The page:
High profile harassment suits dominated the headlines last year and one labour lawyer says the media coverage has made workers more aware of their rights. Now, she says HR managers must be extra vigilant to avoid risk.
“Obligation to investigate allegations of harassment has existed for several years but the CBC case brought it front and centre,” says Norton Rose Fulbright
lawyer, Sarah Crossley.
“Employees are becoming more knowledgeable about their rights and the expectation for employers to understand the law and to conduct a proper investigation has reached a higher level,” she continued.
We’ve already seen first-hand how the media coverage empowered employees – just weeks after the Jian Ghomeshi story surfaced, one woman spoke out about her experience as an intern on Parliament Hill.
The woman, who chose to remain anonymous, said the CBC saga had inspired her to come forward and make a renewed complaint.
“As more and more cases are reported, employees become more aware of the obligation employers have to fully investigate complaints and harassment,” says Crossley.
“Over the last year, there were several different cases from Canadian courts, human rights tribunals and arbitrators – all of which are signalling to employers that you can’t turn a blind eye to these sorts of accusations.”
Of course most employers wouldn’t intentionally ignore a serious allegation of harassment but Crossley says even organizations with the best intentions could be putting themselves at risk if they’re not adequately equipped to handle an investigation.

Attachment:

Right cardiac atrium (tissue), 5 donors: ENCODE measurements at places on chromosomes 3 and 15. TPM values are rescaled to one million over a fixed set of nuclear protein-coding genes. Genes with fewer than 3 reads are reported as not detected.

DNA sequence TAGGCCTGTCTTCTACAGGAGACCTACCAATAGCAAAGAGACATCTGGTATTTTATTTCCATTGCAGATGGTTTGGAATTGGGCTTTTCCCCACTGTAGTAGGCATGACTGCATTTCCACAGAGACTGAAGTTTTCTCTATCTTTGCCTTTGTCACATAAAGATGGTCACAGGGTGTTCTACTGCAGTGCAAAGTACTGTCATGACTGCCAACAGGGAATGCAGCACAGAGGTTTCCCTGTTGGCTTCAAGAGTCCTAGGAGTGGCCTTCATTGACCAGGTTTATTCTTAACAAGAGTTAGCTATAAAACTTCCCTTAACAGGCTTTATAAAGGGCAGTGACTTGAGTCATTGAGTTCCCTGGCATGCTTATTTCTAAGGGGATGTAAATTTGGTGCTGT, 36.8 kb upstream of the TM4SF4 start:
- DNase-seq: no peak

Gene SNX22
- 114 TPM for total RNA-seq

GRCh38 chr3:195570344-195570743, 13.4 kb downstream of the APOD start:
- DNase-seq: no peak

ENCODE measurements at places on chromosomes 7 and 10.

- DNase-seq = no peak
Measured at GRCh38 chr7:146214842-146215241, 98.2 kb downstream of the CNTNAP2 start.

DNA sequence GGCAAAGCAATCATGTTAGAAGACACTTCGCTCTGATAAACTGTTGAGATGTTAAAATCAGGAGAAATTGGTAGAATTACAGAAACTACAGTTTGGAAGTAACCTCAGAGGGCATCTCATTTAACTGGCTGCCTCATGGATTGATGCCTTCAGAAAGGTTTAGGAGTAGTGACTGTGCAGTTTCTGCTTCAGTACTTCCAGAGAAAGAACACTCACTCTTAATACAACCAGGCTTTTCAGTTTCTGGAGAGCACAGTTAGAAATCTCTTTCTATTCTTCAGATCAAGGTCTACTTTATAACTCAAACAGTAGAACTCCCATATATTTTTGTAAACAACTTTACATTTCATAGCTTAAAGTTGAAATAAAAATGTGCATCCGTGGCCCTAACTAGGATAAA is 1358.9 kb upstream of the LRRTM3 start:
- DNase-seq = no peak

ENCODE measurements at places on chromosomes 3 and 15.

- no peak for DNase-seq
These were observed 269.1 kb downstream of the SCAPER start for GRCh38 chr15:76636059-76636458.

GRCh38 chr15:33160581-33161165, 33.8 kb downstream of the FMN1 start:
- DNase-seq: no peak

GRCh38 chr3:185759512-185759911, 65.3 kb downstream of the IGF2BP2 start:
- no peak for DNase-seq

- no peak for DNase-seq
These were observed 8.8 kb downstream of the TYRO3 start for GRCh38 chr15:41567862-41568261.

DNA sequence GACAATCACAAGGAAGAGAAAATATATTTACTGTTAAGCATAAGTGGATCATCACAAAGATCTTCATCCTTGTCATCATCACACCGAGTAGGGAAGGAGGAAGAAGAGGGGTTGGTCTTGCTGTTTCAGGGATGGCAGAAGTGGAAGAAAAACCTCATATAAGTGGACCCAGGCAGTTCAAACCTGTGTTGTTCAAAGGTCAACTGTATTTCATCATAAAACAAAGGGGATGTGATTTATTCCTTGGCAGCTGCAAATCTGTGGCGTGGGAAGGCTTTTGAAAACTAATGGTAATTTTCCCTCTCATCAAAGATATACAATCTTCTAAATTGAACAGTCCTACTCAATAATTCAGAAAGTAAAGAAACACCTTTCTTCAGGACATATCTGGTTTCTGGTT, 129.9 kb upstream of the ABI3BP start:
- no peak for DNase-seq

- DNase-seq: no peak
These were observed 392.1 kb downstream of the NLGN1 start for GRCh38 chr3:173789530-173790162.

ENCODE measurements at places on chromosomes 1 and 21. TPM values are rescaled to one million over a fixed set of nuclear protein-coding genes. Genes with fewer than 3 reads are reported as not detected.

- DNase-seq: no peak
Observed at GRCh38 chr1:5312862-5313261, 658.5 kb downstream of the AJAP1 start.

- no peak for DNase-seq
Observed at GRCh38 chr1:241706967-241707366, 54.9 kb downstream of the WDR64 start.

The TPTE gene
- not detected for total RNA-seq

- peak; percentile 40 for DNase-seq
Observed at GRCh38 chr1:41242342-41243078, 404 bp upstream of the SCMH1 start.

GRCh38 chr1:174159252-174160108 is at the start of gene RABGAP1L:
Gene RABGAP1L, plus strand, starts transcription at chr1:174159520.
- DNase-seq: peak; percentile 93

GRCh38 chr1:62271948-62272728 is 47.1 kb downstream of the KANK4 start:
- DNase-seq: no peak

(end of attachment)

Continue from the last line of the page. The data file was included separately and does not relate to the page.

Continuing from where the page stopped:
“It’s important that employers treat all complaints seriously and if they decide to investigate, it needs to be effective and fair,” Crossley told HRM
“If you fail to investigate, if you do a shoddy job or if you don’t get the right people to do it, then there is a significant risk from a financial liability perspective but there’s also a reputational risk to employers,” she continued.
Crossley says whoever is tasked with investigating should have some formal training as well as all the necessary tools for the job. She added that they don’t always have to be hired externally but internal investigators can pose a number of problems.
“You might not want someone internal handling a very senior person within the organization or a very high profile person within the organization,” explained Crossley. “It can be difficult for someone internal to do an investigation if there’s a power imbalance.”
Crossley also added that an investigation could lose credibility if it was carried out by someone who had had any past dealings with the employees involved.
“What’s really important – whether they’re internal or external – is that you have someone who understands how to conduct a full and fair investigation,” she said. “Because at the end of the day, and at the end of the investigation, some important decisions will have to be made.”
Sarah Crossley will be offering expert advice about emerging risks for the year in a special HR Masterclass hosted in April. You can find out more about the seminar here